SARS virus raises morality debate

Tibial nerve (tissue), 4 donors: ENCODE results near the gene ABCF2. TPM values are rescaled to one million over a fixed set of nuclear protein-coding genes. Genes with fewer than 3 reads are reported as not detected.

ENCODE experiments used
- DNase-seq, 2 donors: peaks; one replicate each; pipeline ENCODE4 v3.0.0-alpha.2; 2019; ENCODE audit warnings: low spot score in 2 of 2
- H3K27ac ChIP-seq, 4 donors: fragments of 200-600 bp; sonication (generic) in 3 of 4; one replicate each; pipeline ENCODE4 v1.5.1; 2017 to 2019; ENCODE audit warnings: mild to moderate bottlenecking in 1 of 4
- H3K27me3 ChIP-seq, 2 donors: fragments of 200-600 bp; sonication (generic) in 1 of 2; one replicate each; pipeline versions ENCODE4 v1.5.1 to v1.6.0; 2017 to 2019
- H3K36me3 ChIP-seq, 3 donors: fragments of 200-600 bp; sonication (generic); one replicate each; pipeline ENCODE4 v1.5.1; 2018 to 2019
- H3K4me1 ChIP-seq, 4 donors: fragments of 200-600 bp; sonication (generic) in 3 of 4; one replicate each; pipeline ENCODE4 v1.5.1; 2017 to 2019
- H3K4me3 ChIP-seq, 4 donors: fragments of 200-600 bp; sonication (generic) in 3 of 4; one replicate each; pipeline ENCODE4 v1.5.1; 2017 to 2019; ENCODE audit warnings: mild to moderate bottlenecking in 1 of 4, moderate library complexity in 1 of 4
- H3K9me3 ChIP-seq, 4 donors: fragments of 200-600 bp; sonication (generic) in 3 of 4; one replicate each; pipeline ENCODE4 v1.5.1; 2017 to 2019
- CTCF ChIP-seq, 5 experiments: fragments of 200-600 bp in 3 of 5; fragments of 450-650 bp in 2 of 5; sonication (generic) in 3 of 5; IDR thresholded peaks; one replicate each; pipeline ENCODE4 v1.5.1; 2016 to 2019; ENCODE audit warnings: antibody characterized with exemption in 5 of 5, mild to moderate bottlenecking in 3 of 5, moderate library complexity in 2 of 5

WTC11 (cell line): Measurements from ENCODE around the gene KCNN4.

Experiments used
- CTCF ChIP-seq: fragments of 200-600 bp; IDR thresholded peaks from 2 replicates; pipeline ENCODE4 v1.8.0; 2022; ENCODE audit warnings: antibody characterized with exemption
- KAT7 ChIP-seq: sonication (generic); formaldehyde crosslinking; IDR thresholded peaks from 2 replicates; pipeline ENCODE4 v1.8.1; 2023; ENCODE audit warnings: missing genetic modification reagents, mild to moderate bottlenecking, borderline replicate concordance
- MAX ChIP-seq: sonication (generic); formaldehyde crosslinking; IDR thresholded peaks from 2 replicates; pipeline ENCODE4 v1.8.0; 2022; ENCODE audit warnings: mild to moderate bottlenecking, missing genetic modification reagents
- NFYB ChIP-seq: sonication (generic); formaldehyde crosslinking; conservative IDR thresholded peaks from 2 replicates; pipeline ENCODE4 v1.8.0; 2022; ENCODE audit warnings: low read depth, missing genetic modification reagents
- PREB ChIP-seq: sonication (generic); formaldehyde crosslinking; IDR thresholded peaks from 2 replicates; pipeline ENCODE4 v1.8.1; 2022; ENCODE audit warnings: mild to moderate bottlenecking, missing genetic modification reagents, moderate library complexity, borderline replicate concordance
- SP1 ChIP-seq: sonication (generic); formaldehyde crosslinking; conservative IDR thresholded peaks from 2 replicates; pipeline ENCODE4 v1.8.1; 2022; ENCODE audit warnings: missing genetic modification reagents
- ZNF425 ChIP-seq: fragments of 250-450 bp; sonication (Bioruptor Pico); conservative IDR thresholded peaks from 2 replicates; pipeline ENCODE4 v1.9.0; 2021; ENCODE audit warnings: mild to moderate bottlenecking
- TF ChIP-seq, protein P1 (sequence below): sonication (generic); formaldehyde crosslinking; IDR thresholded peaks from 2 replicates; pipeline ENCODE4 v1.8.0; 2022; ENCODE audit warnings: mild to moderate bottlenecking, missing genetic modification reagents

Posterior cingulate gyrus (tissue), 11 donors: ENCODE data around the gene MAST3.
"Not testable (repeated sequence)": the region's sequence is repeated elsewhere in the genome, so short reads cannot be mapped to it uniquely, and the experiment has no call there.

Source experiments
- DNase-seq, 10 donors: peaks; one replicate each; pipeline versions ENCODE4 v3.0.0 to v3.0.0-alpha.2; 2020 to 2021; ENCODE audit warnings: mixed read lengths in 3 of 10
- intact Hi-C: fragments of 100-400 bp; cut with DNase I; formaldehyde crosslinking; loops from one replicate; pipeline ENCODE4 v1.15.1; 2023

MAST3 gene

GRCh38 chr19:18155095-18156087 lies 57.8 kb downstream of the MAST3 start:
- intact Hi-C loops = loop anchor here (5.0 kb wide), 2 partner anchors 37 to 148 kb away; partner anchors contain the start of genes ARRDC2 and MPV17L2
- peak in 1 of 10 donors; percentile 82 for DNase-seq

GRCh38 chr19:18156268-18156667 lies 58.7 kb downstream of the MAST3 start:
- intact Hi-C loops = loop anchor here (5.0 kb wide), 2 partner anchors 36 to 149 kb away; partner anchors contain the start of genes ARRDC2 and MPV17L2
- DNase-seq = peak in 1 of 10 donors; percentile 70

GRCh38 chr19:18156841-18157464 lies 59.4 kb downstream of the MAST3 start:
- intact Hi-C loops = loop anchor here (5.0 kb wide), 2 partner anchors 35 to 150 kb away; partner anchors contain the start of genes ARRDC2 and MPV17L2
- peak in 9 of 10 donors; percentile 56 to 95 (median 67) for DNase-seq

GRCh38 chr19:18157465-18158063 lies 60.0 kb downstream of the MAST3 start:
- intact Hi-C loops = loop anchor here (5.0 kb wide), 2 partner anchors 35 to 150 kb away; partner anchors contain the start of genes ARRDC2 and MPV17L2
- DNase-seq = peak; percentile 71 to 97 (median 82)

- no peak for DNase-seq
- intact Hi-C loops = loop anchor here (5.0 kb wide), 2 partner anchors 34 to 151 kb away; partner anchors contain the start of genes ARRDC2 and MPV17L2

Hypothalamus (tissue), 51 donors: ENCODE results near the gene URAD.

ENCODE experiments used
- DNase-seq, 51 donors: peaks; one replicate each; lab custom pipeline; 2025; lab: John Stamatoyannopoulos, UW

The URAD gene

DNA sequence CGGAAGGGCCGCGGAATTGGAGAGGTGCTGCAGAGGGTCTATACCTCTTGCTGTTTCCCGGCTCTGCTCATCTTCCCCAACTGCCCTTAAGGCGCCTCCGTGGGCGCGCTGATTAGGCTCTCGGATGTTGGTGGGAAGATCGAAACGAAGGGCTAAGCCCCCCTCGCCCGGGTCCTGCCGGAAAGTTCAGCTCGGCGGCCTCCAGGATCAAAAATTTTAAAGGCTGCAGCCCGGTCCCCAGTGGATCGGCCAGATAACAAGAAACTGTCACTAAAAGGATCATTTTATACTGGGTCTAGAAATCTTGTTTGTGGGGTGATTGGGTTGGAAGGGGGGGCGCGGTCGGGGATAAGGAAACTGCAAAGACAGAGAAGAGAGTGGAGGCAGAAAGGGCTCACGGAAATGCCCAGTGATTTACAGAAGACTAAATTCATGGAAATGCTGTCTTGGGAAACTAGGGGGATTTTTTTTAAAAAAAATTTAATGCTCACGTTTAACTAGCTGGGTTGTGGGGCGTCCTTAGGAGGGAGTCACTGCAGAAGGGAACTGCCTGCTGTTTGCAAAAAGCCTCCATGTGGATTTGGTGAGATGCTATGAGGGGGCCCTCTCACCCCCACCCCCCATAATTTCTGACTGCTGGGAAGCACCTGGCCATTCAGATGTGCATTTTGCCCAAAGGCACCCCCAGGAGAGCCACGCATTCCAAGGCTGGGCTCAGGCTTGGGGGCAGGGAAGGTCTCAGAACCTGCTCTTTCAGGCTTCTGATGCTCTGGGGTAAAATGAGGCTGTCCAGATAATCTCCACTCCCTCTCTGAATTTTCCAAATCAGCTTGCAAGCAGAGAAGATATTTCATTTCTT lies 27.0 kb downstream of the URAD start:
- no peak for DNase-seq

The rapid spread of the severe acute respiratory syndrome (SARS) that has led states to take emergency public health measures has raised serious legal and moral dilemmas. Even if isolation is acceptable to patients themselves, quarantine regulations that restrict the movements of unsuspecting healthy people is another issue, which raises questions such as who is to make the decision that these restrictions are required, how long they are to be imposed, and whether these people should be reimbursed for having their freedom restricted for the benefit of society as a whole, and if so, who should pay. Greece will have to find answers to all these questions, in view of the excesses observed in China, where a higher court ordered the execution of all those who violated quarantine. The debate began on May 13, at an initial meeting of experts from European Union member states in Luxembourg, where a questionnaire was drawn up referring to existing legislation and practical means of dealing with SARS, so that the issue could be raised at the next Health Ministers’ Council on June 2. According to reliable sources, the Health Ministry and the Center for the Control of Infectious Diseases (KEEL) are in favor of drawing up a new legislative framework, as there is a great deal of overlap of laws, with outdated provisions that do not reflect current concerns. «I believe that we should draft a modern legal framework that will cover not just emergency measures to protect people from infections diseases,» said Jenny Kremastinou, professor of public health who as coordinator of KEEL’s epidemiology committee took part in the Luxembourg meeting. «It should also deal with questions of insurance cover that might arise in cases such as these,» she proposed. Then there are issues such as those raised 20 years ago with the appearance of AIDS, and whether the protection of personal information would apply when cases of SARS are registered, and whether the media would be as discreet about a famous Greek who was suspected of having contracted SARS as it has been about the 22-year-old South African flight attendant. «The general principle that should be inspiring the measures the State is taking should be those that the European Court of Human Rights has often established as a measure of the permissible restrictions of human rights; the principle of proportionality,» said Georgios Koumantos, professor of family law and president of the National Bioethics Committee. «This means that a state can take any measures to protect public health that are shown necessary in order to prevent a greater evil. If someone violates the permissible limits because of a mistaken judgment, that can only be evaluated after the event,» he added.